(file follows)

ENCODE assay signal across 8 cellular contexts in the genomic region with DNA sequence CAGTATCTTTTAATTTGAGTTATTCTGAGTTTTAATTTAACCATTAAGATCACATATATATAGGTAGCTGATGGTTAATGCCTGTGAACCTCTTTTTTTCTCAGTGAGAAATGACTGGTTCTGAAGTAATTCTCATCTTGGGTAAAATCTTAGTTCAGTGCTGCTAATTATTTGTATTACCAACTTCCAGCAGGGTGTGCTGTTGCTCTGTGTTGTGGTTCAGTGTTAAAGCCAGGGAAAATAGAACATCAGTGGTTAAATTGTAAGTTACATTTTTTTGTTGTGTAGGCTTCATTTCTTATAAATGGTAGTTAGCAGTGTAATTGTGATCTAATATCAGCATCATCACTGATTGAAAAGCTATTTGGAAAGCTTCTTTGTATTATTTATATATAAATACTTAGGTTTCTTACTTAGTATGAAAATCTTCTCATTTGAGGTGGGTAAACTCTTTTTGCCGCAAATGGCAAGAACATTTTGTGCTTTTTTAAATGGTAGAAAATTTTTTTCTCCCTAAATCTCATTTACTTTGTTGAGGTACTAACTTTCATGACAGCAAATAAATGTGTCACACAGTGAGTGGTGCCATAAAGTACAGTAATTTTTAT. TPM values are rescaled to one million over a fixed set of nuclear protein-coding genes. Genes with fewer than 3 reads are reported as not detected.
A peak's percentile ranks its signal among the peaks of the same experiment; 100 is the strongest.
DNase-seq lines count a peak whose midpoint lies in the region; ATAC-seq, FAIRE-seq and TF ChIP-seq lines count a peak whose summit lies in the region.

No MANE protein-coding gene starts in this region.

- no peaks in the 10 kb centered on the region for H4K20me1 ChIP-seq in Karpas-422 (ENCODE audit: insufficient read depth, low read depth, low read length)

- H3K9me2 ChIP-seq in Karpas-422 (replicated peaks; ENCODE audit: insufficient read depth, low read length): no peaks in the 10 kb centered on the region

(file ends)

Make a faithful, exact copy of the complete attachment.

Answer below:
ENCODE assay signal across 8 cellular contexts in the genomic region with DNA sequence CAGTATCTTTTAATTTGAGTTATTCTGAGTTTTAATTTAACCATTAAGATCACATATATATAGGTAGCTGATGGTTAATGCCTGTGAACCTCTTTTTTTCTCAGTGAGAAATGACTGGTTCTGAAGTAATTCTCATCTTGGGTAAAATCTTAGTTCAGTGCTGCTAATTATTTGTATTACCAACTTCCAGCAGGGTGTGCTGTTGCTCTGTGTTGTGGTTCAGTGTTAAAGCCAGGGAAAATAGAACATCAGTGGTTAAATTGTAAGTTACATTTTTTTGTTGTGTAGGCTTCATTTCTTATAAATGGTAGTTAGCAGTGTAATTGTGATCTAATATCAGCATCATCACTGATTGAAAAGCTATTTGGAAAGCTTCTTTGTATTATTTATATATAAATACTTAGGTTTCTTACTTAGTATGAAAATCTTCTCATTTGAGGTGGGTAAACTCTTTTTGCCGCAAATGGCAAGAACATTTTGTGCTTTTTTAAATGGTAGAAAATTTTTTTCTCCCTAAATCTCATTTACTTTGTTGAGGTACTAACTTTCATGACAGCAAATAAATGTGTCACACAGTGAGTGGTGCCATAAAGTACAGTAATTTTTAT. TPM values are rescaled to one million over a fixed set of nuclear protein-coding genes. Genes with fewer than 3 reads are reported as not detected.
A peak's percentile ranks its signal among the peaks of the same experiment; 100 is the strongest.
DNase-seq lines count a peak whose midpoint lies in the region; ATAC-seq, FAIRE-seq and TF ChIP-seq lines count a peak whose summit lies in the region.

No MANE protein-coding gene starts in this region.

- no peaks in the 10 kb centered on the region for H4K20me1 ChIP-seq in Karpas-422 (ENCODE audit: insufficient read depth, low read depth, low read length)

- H3K9me2 ChIP-seq in Karpas-422 (replicated peaks; ENCODE audit: insufficient read depth, low read length): no peaks in the 10 kb centered on the region